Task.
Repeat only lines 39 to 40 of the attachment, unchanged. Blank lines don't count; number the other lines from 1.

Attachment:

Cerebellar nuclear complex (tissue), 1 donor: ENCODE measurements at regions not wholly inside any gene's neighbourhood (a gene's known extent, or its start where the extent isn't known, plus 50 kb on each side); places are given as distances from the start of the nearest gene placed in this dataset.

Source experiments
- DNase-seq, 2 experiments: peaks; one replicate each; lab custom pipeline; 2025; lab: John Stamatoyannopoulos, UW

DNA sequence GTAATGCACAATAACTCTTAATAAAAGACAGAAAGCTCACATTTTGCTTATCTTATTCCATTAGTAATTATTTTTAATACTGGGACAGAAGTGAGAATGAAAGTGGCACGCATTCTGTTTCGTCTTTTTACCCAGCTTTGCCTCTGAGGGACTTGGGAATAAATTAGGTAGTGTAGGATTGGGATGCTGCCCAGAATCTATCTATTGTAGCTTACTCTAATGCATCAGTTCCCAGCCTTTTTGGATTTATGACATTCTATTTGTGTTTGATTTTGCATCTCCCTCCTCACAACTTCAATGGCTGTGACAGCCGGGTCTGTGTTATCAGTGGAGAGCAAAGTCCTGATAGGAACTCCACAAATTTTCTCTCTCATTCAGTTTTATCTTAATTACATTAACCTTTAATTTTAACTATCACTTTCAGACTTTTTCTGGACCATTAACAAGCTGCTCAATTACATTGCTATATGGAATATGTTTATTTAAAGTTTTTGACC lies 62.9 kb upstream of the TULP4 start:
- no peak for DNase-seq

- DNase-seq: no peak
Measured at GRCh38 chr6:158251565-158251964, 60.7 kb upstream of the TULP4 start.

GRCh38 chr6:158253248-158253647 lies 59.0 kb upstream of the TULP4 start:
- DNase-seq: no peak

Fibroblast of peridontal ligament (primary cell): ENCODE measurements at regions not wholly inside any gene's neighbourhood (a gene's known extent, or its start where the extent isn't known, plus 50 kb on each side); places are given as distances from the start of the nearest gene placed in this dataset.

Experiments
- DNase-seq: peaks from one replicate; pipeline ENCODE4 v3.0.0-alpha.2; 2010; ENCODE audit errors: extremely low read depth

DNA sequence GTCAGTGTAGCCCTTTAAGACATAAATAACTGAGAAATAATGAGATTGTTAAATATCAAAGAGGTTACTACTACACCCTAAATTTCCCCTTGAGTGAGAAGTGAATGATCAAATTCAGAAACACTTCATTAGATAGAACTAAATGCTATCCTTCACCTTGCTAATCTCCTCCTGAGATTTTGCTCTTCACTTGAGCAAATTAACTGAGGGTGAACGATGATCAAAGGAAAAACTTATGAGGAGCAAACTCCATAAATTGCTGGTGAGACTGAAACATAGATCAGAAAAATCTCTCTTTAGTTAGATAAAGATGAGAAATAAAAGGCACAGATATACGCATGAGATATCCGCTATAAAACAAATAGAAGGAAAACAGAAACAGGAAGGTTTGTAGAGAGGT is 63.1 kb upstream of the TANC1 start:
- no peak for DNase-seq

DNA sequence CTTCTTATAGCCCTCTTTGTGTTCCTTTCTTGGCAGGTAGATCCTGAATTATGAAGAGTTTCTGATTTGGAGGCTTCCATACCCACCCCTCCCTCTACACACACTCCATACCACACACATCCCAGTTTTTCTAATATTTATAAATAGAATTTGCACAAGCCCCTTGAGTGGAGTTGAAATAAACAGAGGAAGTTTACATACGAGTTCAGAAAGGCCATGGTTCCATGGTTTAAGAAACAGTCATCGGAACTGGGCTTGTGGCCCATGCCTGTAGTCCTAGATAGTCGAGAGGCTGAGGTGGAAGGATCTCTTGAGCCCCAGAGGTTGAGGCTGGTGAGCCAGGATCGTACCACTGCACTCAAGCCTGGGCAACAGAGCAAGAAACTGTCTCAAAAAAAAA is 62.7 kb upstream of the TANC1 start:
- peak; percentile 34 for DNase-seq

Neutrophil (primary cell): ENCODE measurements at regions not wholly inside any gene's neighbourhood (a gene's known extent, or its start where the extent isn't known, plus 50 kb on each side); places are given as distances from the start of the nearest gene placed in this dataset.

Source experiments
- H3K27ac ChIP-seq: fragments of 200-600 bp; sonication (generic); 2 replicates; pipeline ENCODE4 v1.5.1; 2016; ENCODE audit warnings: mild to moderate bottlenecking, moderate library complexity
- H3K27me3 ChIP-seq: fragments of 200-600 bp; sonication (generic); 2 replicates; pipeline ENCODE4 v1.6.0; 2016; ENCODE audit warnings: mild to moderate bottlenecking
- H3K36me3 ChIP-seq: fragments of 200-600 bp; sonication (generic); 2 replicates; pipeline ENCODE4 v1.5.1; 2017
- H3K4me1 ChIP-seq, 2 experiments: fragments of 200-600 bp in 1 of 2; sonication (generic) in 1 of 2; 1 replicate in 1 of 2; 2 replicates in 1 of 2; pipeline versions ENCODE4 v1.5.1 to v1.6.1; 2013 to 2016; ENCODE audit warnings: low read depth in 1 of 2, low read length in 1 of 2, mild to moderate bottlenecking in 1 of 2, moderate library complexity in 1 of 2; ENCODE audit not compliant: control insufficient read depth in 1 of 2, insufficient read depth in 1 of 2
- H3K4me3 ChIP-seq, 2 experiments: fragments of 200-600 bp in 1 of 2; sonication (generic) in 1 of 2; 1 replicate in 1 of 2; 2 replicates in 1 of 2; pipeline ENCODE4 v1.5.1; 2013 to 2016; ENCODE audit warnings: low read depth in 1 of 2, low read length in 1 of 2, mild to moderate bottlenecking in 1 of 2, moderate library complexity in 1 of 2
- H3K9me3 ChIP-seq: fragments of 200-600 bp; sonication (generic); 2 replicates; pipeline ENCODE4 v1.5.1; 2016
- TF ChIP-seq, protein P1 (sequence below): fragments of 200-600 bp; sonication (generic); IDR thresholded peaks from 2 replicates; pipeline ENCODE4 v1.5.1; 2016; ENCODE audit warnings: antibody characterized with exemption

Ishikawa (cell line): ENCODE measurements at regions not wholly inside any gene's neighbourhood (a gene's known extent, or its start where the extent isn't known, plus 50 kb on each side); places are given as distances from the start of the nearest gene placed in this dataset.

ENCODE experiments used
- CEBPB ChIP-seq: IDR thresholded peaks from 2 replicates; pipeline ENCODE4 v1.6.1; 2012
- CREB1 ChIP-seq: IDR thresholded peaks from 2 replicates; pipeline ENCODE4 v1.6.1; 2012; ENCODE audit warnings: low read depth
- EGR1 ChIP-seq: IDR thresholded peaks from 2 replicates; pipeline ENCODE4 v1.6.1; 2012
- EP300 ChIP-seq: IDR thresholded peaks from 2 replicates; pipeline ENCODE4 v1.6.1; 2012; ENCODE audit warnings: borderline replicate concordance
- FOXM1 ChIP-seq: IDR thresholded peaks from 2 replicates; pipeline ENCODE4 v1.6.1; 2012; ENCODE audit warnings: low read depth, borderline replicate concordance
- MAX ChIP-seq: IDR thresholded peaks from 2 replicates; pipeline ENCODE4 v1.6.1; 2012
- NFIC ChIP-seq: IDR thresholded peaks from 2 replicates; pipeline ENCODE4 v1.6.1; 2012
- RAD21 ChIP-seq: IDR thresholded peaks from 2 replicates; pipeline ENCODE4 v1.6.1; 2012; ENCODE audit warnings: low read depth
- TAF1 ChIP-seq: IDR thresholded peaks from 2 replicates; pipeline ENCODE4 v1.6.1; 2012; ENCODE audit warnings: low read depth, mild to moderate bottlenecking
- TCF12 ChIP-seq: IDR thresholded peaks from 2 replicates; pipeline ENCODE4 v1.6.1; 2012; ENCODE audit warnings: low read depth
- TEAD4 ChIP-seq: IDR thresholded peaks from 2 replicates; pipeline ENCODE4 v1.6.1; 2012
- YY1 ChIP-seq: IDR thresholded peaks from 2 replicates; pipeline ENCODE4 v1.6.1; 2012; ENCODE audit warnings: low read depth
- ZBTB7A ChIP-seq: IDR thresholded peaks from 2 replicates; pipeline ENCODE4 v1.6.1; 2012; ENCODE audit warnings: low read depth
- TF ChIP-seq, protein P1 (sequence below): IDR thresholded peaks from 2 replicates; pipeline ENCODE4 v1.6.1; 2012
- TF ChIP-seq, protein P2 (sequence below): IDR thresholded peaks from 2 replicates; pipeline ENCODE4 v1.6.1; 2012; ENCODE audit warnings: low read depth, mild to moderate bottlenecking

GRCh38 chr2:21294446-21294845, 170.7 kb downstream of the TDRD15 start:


- YY1 ChIP-seq: IDR thresholded peaks from 2 replicates; pipeline ENCODE4 v1.6.1; 2012; ENCODE audit warnings: low read depth
- ZBTB7A ChIP-seq: IDR thresholded peaks from 2 replicates; pipeline ENCODE4 v1.6.1; 2012; ENCODE audit warnings: low read depth